The majority of those privileged to occupy NATO’s most senior civilian post have enjoyed a fairly easy ride over the years. Their stints as NATO Secretary General mostly coincided with maintaining strategic stability and a well-rehearsed military posture throughout the Cold War. Later, they were asked to extend a hand of friendship to the young democracies that sprang up following the collapse of the Soviet Union.
Yet with the 2020s likely to represent one of the most challenging periods in NATO’s 74-year history, the successor to the incumbent Secretary General Jens Stoltenberg faces a serious task in leading an alliance of 31 countries and the collective defense of 1 billion people. The alliance leader holds little executive power, but as NATO’s face and voice, he or she enjoys a critical public role. Especially now, with Russia waging war in Europe and democracies constantly under attack from state-sponsored disinformation campaigns seeking to subvert public consciousness.
Stoltenberg, a Norwegian, has done an admirable job of holding the alliance together through crisis but struggles to reach a wider audience, especially young people. (NATO’s Youth Summit starting on June 5 is one attempt to address this issue.) He did nonetheless display a successful managerial approach well-suited to dealing with some of the challenges of the previous decade, including Russia’s illegal annexation of Crimea and invasion of Ukraine, a messy withdrawal from Afghanistan, and the accession of several new allies.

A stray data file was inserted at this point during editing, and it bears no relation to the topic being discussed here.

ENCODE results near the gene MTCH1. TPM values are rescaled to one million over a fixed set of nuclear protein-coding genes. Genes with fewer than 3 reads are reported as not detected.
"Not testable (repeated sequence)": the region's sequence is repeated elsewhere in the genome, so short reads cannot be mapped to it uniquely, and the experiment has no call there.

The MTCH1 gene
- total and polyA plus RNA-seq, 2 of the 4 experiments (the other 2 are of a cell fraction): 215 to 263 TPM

But the challenges of the next decade will be even greater and NATO needs to be bold when deciding who should succeed Stoltenberg later this year. A highly skilled communicator is required to rally political, diplomatic, and military factions around a shared vision. He or she must also be capable of delivering the raft of institutional reforms necessary to stand firm and united against Russian military aggression and hybrid risks, whilst also adapting to a new strategic threat environment in the Indo-Pacific and putting disruptive technologies at the heart of NATO’s operational capability.
The already difficult job of leading a vast alliance with divergent interests and security priorities is further complicated by a need for complete decision-making unanimity among its members. Of course, in practice, the United States remains NATO’s pre-eminent member and the permanent holder of the most operationally significant role of Supreme Allied Commander Europe (SACEUR.) In contrast, the largely diplomatic role of Secretary General is typically reserved for a European with the unenviable task of navigating a complex web of bilateral irritants and political horseplay to achieve an increasingly challenging consensus (think Hungary and Turkey, among others.)